Dance Pop Tutorial Day 3: Summery Ke$ha electro lead & blippy lead synth [7 Day Song]
Hi! I’m Dave from boyinaband.com and welcome to day 3 of the 7 day song on Dance Pop, courtesy of propellerhead software’s Music Making Month.
Yesterday in day 2, we compiled a simple synth bass and today we’ll jump to the other side of the frequency spectrum with some lead synths!
Okay, let’s begin.
Firstly we’ll make one of the most commonly used sounds in the majority of charting Dance Pop – the summery electro lead synth.
Now there’s probably a few ways to go about making it, but my method involves a cool technique called Oscillator sync, which is really cool to know about. So!
Combinator, mixer and Thor. Turn it to mono legato so only one note can play at a time, then Make two oscillators on analog, with both on square waves (PW middle) with the first 2 octaves down and only run number 2 through. This might seem weird, but you’ll see why after I add in some notes now.
Okay, so listen to it on its own – nothing spectacular at the moment, but if we turnon this little “Sync” button to the left of the second oscillator, you can hear a tonal change to the sound – it becomes a bit grittier without sounding distorted and muddy. Now try changing the BW slider – the sound becomes a lot more pronounced.
What is happening here is that one oscillator is restarting the period of another oscillator. This may sound horrific and disgusting to the uninitiated, but if we look at this convenient diagram in Reason’s help files It explains it pretty well – the master oscillator is oscillator 1, and the slave oscillator is oscillator 2. Oscillators haven’t had an emancipation proclamation yet, they’re seriously behind when it comes to social development.
Anyway, the master oscillator, which is two octaves below in our case, has a longer waveform since it’s deeper. Each time this waveform finishes, it stops the slave waveform wherever it is, even if it’s mid way through a cycle, and starts it again.
This creates a whole different waveform – usually ending up with a sweet gritty, hollow kind of tone – especially when used in conjunction with saw or square waves.
So that’s the sound, I kinda like it further up but if you want a deeper, more pronounced tone, bring it right down with the Bandwidth slider – this just defines how sudden the restarting of the waveform is, making it sharper or smoother.
Now let’s give this sweet summery sync’d synth some slideyness. Turn on the portamento to ¼ and take a listen – particularly at the part of the riff that goes up an octave. You can really hear that note sliding up to the top there instead of instantly changing. This is a cool way to make a happier sounding synth, or a lazier sounding synth if you use more portamento, or just a vague noise that’s lost the will to live if you make it ridiculously high.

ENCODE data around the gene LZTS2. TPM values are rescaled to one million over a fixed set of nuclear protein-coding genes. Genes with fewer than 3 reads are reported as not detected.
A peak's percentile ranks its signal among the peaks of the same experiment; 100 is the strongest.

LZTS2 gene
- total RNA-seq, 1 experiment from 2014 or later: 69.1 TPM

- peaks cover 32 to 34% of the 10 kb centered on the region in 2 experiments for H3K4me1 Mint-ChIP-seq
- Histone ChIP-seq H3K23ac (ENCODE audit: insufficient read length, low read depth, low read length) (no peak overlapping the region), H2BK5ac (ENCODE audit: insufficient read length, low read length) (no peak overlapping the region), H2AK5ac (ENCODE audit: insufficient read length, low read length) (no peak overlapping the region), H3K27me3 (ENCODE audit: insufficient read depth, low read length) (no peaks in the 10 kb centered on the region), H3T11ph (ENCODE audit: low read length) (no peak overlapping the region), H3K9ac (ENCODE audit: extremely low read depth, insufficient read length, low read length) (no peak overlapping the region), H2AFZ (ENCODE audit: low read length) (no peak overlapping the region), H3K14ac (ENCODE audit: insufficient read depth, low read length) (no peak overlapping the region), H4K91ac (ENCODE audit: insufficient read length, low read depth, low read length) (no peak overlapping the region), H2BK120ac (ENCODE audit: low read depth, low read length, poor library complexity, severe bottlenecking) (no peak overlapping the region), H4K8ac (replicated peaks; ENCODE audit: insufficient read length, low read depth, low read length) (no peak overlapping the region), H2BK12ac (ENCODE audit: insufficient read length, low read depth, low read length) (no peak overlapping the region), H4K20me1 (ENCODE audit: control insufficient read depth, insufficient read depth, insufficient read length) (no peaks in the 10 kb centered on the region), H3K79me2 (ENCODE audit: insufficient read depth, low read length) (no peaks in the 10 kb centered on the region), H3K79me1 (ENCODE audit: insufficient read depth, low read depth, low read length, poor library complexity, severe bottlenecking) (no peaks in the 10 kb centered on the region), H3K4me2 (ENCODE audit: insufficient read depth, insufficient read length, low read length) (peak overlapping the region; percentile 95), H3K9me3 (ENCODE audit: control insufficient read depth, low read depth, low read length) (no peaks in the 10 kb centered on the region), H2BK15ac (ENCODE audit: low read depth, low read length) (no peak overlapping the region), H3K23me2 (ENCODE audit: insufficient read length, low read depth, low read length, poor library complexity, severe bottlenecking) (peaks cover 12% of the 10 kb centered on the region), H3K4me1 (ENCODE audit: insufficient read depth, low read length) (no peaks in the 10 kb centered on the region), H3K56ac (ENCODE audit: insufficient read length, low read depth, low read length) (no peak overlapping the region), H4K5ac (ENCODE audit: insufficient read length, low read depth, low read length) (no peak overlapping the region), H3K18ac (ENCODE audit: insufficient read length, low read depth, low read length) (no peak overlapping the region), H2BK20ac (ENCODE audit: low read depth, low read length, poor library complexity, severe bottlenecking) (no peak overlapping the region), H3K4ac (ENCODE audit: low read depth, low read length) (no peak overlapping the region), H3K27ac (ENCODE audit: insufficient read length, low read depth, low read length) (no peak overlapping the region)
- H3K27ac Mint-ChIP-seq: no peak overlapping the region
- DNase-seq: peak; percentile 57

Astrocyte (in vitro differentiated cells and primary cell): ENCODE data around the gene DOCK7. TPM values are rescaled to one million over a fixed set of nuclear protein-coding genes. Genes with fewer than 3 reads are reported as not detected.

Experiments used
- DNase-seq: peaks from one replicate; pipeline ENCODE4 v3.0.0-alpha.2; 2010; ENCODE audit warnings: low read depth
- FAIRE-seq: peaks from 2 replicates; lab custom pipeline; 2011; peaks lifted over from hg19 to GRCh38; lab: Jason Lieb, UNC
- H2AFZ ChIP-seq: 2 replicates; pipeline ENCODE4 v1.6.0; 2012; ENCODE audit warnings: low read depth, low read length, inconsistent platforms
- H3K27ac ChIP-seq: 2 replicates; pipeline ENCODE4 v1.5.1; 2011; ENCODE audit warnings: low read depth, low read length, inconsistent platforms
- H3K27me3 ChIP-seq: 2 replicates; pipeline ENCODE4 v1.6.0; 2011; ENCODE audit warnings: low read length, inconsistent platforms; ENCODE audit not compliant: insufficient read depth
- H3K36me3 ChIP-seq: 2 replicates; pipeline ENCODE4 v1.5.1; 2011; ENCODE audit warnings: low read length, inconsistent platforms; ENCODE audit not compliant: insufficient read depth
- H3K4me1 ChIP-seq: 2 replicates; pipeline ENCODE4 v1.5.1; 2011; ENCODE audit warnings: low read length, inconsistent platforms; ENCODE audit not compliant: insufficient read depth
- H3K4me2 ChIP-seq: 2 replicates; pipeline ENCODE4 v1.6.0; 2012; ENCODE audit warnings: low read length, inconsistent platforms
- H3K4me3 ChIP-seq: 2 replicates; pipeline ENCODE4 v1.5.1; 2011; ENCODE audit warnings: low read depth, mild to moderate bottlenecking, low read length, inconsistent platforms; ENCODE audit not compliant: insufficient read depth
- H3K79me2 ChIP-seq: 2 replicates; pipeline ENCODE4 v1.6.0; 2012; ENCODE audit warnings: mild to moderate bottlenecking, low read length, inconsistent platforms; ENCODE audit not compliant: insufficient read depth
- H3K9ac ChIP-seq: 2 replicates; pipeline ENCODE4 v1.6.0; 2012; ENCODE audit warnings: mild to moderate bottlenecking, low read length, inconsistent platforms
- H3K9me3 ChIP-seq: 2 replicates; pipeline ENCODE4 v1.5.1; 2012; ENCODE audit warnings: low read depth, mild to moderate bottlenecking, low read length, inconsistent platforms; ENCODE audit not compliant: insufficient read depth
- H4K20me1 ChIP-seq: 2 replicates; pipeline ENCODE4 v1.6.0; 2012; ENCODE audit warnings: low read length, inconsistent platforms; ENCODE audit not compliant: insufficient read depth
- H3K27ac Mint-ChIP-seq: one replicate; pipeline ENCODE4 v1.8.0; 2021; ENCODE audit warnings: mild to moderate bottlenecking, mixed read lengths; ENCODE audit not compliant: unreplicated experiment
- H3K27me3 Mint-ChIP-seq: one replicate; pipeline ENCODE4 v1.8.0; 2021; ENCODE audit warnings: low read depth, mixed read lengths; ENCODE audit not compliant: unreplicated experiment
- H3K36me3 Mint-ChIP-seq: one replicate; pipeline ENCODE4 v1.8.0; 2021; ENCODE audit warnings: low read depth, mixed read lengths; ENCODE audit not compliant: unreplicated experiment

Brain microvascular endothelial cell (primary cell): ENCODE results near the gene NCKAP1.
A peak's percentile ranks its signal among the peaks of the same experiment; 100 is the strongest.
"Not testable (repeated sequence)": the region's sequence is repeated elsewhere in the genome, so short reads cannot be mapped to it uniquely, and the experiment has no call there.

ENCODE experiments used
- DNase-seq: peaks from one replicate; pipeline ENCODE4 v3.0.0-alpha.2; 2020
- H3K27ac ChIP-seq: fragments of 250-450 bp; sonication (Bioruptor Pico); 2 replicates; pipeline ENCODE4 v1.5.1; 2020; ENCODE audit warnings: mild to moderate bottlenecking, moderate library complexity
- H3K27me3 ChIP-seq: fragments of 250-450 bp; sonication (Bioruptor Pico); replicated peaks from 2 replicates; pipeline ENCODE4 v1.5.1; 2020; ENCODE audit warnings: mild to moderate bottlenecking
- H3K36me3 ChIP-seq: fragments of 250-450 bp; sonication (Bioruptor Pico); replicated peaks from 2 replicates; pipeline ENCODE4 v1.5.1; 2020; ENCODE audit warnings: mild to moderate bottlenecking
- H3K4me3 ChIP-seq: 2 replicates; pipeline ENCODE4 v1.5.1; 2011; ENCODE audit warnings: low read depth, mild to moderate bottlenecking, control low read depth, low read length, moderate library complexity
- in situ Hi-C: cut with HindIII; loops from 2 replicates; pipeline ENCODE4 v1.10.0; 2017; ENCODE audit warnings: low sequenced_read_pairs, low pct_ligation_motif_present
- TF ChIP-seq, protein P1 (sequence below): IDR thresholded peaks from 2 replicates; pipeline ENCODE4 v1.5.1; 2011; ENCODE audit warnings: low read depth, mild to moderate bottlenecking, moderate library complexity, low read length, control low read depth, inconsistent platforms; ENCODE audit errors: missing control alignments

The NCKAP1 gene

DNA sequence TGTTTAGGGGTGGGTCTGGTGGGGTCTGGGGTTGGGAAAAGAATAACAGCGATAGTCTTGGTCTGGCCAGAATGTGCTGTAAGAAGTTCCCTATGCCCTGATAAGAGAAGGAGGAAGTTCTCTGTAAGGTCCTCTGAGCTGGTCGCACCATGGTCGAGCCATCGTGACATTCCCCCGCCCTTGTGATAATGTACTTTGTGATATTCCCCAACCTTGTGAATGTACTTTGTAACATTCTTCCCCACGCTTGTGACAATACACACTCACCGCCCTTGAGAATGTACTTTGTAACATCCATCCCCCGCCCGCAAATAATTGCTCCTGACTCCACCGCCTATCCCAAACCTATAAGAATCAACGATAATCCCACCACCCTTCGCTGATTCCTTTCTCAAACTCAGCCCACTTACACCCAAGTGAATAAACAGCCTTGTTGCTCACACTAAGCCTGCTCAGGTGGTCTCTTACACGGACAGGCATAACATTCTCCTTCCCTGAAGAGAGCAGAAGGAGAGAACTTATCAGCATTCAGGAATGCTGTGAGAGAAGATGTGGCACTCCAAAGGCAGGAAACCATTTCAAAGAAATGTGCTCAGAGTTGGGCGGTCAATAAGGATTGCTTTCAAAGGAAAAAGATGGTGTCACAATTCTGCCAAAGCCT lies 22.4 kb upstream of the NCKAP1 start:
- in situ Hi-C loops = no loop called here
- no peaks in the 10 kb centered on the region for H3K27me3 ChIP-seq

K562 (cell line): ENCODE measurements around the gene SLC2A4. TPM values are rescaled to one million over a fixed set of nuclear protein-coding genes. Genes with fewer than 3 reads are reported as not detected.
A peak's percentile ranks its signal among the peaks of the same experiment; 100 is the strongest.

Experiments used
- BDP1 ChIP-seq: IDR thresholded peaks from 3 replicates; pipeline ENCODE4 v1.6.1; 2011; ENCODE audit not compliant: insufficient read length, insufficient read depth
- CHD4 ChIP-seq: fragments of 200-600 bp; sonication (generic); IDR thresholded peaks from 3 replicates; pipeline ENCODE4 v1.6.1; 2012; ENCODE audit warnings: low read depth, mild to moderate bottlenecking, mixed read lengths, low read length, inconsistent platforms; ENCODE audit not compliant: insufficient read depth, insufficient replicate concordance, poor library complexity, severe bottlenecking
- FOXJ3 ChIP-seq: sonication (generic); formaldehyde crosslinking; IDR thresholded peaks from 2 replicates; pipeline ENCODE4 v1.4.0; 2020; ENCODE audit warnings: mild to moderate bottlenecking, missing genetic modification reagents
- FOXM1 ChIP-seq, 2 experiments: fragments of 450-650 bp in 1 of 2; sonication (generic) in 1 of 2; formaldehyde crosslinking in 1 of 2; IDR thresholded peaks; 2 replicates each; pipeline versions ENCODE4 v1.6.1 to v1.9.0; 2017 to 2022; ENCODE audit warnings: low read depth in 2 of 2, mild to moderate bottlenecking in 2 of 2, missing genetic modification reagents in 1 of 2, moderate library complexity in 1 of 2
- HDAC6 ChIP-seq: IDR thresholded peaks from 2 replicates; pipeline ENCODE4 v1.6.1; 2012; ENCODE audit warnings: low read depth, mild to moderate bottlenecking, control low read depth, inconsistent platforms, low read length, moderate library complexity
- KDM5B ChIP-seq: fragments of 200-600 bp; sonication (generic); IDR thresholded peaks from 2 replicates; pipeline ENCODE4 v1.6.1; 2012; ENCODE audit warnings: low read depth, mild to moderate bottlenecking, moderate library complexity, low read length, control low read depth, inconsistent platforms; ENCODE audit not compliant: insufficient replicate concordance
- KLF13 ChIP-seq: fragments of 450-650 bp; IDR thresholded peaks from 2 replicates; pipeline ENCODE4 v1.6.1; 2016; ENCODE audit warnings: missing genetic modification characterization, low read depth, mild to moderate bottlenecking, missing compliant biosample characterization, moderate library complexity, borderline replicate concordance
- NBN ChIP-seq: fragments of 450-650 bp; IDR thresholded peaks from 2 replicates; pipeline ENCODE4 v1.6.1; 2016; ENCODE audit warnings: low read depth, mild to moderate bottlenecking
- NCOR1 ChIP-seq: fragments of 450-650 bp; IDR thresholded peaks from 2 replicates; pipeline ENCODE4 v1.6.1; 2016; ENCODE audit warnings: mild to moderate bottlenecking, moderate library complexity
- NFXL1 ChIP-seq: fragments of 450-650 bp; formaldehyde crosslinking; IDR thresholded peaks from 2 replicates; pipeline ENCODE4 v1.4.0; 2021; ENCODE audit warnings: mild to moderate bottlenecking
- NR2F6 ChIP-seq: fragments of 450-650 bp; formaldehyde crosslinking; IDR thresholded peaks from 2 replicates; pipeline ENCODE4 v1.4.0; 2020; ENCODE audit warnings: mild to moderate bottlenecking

Now just a bit of housekeeping by bringing the sustain to full and removing the filter so it’s nice and bright et voila! There’s the majority of our tone.
Let’s widen it up though – one technique I like to do to maintain the source sound and get some serious width is to duplicate thor, add the chorus, then run it into a stereo imager on full width for both bands.
Now we can control the level of the width and retain the initial punchiness of the centralised lead synth.
Let’s add a bit more airiness by adding RV7000 to the mixer aux and just bring the hf damp down and hi eq up all the way, dialing it in half on the wide version. This just adds a nice reverb that makes it a bit more anthemic and bigger, without being too distant since we haven’t touched that original strong source sound.
Now, run that into an EQ with param 1 down 6dB on 1.2Q to get rid of the muddy middle and up at around 5khz by 6dB and 1Q for a nice bright top end.
Lastly, limit the crap out of it with full input gain on a maximizer and soft clip for that nice warm slight distortion to the tone.
And there’s our main lead synth! Seriously summery.
Next up, I’ll quickly throw together a synth that has to be one of the weediest little leads I’ve ever made, but that I just think is perfect for sitting in the background of this song.
Okay, this won’t take long. Comb, mixer, thor, init, open and I’ll add some notes.
Now, change the oscillator to pulse and turn it up 2 octaves. Add a wavetable oscillator to slot to, then turn up the AM from Osc 2 slider to the left of oscillator 1. This amp modulation (or ring modulation) technique gives a nice hollow tone.
Nearly there. We’re just going to widen the sound so duplicate thor (this is so ridiculously over the top I love it) and pan one right and one left in the amp section.
For a bit more of a pronounced width, it’s good to slightly change the synth so alter the pulse width a bit on the second one – the pulse width is the length of the pulse as you can see by the diagrams around the dial.
Now, add some RV7000 reverb on default settings at ¼ and you’re done.
Yep, that easy. As I said before – it’s all about simplicity. the reverb and width makes it sit in the mix nicely.
So there we have it! A lead synth more summery than a looming depression about having to go back to real life after August, and another lead synth more simple and insignificant than the meaning behind the lyrics of Dance Pop music.
Join me tomorrow for day 4 where I’ll finish off the patches with a Gaga-esque gated pad, a pitch bend synth and a big bass pad for our bridge.